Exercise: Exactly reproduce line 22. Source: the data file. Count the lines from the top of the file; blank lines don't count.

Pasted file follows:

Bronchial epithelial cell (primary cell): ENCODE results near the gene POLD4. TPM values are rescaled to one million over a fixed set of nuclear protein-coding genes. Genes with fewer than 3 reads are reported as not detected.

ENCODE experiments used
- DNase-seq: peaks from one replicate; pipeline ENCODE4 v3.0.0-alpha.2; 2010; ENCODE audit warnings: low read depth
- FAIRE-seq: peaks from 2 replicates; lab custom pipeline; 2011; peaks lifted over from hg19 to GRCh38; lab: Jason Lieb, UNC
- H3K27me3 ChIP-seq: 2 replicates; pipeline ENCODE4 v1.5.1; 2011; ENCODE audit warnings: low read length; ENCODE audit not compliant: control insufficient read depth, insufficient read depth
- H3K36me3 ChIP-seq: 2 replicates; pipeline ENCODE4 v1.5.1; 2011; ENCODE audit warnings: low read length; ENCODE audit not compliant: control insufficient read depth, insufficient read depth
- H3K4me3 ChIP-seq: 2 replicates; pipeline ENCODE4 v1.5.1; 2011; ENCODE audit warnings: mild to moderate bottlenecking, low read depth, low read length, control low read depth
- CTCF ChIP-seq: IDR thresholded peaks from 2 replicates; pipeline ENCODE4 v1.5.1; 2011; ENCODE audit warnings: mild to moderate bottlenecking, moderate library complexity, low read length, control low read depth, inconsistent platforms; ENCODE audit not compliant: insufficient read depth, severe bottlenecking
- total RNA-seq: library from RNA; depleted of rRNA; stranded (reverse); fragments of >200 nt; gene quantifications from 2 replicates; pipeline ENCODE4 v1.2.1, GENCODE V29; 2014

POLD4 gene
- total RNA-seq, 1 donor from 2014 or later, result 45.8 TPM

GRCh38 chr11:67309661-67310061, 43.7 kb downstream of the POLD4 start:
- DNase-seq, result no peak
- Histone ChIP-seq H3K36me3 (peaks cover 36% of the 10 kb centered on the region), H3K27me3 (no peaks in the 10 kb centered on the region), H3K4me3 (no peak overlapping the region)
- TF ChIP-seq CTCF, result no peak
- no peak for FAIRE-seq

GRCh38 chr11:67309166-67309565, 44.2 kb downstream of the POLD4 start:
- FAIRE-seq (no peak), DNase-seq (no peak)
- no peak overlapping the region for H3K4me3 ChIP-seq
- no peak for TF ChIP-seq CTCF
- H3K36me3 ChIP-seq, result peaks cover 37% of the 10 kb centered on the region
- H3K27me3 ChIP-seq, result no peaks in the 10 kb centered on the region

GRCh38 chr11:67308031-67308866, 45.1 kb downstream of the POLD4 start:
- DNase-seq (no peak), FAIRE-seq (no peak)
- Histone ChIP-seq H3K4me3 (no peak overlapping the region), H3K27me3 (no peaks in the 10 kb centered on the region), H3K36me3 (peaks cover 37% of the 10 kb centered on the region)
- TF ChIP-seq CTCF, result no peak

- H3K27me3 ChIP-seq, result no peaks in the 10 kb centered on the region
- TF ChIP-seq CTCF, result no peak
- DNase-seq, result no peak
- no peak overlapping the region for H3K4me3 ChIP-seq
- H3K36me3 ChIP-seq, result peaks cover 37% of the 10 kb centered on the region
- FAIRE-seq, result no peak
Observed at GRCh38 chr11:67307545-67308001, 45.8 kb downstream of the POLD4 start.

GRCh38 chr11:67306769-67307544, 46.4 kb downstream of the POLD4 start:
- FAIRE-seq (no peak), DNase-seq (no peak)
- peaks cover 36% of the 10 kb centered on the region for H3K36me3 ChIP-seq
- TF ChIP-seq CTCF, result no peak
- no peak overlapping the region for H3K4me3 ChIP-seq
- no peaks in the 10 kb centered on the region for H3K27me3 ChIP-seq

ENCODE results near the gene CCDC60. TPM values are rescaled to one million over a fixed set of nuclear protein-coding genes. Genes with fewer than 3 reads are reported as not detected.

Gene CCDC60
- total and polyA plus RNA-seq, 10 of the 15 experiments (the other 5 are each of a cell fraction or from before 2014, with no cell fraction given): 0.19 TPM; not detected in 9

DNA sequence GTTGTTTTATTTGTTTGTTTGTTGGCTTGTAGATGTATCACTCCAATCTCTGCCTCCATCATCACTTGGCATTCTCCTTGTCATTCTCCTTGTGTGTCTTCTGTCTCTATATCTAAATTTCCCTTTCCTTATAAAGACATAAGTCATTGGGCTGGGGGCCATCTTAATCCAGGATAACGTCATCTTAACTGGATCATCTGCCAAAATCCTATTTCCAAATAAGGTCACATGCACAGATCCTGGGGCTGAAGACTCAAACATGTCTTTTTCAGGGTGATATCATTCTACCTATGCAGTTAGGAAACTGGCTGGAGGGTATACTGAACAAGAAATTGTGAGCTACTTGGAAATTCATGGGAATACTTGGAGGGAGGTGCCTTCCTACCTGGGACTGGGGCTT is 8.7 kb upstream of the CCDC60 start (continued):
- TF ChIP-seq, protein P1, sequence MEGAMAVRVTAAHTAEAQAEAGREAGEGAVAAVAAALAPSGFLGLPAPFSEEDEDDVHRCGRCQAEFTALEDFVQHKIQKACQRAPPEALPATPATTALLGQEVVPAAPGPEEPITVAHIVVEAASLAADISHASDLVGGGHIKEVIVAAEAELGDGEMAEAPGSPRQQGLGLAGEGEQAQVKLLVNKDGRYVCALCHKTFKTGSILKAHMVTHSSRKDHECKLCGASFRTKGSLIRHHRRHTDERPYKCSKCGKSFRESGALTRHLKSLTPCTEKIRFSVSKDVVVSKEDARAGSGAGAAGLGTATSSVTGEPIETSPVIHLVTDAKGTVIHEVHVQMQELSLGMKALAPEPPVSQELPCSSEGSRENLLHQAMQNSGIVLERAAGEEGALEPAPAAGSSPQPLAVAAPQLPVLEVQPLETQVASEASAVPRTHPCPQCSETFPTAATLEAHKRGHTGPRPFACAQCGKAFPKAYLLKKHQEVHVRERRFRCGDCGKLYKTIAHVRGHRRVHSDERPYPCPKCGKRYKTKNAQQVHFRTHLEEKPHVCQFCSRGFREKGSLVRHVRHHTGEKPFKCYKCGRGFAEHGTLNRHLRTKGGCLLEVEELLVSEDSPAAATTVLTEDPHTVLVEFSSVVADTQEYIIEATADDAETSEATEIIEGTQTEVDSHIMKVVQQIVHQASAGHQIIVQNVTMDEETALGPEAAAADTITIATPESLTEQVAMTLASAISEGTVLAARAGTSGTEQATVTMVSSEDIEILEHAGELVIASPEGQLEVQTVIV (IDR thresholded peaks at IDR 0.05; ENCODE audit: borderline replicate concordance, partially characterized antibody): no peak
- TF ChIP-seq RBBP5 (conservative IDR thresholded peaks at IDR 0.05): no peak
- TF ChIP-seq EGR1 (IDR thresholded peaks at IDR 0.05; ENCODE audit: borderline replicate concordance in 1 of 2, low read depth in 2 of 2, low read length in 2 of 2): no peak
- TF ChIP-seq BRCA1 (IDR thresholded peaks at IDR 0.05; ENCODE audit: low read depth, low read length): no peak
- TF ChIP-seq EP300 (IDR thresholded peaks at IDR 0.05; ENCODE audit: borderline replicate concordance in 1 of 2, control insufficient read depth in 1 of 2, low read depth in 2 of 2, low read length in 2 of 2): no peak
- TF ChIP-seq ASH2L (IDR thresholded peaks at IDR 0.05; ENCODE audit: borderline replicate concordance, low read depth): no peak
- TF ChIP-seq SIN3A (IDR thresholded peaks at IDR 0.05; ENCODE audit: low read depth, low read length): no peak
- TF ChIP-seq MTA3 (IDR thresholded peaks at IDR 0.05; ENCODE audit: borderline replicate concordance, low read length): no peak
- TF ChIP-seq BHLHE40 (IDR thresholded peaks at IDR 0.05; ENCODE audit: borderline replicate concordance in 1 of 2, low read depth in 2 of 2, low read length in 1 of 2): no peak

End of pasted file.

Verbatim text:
- H3K27me3 ChIP-seq, result no peaks in the 10 kb centered on the region